22. April 2013–
Axel Pfaender, founder and designer behind successful Kickstarter project Berlin Boombox, gained 338 backers and $20,071 in total funding – surpassing his set goal of $14,000 – in only one month. All eyes were on Pfaender and his loud turquoise pants last Thursday as he shared his experience of crowdfunding a physical product at the inaugural Hardware Berlin event, which brought together an eager group of hardware entrepreneurs, hackers and makers at Betahaus.
Hardware Berlin, originally named Pitch and Bitch, is a quarterly event aimed at strengthening the hardware startup community in Berlin. However, the night turned out to be more of a warning for prospective hardware entrepreneurs – with ProjectGo Founder Christian Wallin warning those who are not passionate or experienced to “stay out of hardware” and WATTlive duo Philip Mahr and Max Frohberg explaining the company’s pivot to software.
Still, the highlight of the event was Pfaender speaking about his colourful Kickstarter journey, which included a tale of when Kickstarter CEO Perry Chen emailed him to meet for coffee in Berlin. Check out Pfaender’s top Kickstarter tips here:
1) Plan your project wisely
Before starting a campaign, ensure that the funding goal will enable you to carry out your project and set a realistic delivery deadline. A study by the Warton School of Business found that only 25 per cent of Kickstarter projects deliver on time. So plan ahead when setting project dates and funding amounts, he said, because it will save you a lot of work in the long run.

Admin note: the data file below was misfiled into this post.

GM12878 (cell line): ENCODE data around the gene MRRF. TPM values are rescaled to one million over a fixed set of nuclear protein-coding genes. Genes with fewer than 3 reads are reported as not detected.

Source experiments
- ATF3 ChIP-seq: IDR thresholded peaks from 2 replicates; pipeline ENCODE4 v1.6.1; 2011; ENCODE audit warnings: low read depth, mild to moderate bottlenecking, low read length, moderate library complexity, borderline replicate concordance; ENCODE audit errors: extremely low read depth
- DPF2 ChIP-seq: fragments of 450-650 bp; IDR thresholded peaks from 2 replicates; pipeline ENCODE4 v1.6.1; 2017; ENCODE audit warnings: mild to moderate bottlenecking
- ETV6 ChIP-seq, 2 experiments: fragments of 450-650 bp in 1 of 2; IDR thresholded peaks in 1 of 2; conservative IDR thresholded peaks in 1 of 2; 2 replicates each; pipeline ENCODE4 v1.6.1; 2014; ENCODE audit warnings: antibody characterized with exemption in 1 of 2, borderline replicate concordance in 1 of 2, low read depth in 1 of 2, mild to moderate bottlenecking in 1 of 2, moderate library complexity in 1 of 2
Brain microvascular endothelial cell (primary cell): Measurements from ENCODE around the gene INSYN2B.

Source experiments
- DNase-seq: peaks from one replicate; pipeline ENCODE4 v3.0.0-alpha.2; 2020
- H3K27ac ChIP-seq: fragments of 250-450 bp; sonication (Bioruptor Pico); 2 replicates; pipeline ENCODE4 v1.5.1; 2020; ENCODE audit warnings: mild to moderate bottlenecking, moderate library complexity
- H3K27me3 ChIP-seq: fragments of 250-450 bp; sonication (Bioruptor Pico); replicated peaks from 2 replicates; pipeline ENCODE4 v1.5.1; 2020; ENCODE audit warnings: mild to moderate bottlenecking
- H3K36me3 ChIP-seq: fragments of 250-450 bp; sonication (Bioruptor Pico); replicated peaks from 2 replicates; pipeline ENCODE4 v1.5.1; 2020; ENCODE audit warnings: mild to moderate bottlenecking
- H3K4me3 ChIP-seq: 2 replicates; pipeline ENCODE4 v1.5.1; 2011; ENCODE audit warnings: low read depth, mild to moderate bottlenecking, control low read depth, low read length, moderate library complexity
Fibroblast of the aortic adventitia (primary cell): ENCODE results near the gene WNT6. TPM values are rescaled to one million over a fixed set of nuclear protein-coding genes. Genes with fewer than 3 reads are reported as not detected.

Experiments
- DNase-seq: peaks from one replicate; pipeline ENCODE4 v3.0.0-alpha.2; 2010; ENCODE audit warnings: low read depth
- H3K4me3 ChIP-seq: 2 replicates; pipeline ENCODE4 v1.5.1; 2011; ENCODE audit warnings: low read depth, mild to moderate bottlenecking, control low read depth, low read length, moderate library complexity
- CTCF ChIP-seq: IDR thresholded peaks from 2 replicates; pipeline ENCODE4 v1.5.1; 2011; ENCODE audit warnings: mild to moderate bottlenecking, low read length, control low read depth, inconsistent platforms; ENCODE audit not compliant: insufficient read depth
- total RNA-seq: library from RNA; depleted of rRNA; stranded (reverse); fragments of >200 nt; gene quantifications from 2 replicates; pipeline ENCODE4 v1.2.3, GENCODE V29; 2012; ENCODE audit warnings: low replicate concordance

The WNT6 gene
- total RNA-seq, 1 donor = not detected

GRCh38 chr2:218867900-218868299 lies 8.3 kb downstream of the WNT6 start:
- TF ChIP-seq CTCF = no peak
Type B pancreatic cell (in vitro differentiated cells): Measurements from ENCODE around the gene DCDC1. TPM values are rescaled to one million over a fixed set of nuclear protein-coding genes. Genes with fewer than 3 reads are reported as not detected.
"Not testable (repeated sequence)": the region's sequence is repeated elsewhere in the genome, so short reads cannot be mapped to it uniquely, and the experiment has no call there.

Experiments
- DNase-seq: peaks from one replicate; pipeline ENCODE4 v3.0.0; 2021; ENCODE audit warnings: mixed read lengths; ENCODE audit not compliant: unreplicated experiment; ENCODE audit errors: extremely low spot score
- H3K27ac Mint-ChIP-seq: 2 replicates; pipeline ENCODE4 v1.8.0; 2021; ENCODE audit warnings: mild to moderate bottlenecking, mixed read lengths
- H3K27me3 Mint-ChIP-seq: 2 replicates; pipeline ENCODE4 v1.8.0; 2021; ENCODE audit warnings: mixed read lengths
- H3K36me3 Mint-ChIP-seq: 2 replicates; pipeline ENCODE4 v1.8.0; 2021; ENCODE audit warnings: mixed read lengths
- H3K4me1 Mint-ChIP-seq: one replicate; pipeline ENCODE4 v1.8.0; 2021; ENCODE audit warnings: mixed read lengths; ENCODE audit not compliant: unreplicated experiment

2) Craft a bulletproof PR plan
“You have to do a lot of PR to make your project successful,” he advised. Creating awareness about your project not only on Kickstarter, but elsewhere on the internet is crucial. Useful PR tips? Produce kick-ass promotional materials and reach out to influential blogs in your category. Pfaender shot a video and high-quality product photos that have appeared on Engadget, The Verge and Cool Material.
3) Constantly communicate with your backers
Keep your backers happy and provide frequent updates about the project. If unforeseen circumstances mean that the delivery will be delayed, let your backers know as soon as possible to manage expectations and maintain transparency. “Say sorry and explain why,” said Pfaender.
4) Keep track of backer responses
Once the campaign is over, project creators can send out a survey to backers to obtain info, such as mailing address and other details, they need in order to send out rewards. In an ideal world, you would receive responses from everyone, but in reality, only about 80 per cent of backers will fill out the survey. Ensure you stay atop backer responses to avoid having someone email you a year later asking why they haven’t received their product yet.
5) Work to sustain your project beyond Kickstarter
The challenges of producing, sourcing suppliers and marketing continue to pop up even after the campaign. “The name Kickstarter implies that it is only the beginning of your project,” he said.
Have more awesome Kickstarter tips? Share them below…
Berlin Boombox via Berlin Boombox’s Kickstarter page
For related posts, check out:
The who’s who of crowdfunding in Germany
Crowdfunding a startup: now open for investors (but not on Kickstarter)
Indiegogo’s Danae Ringelmann in Berlin – crowdfunding, building “a goddamn Tesla museum” and what to do with $15 million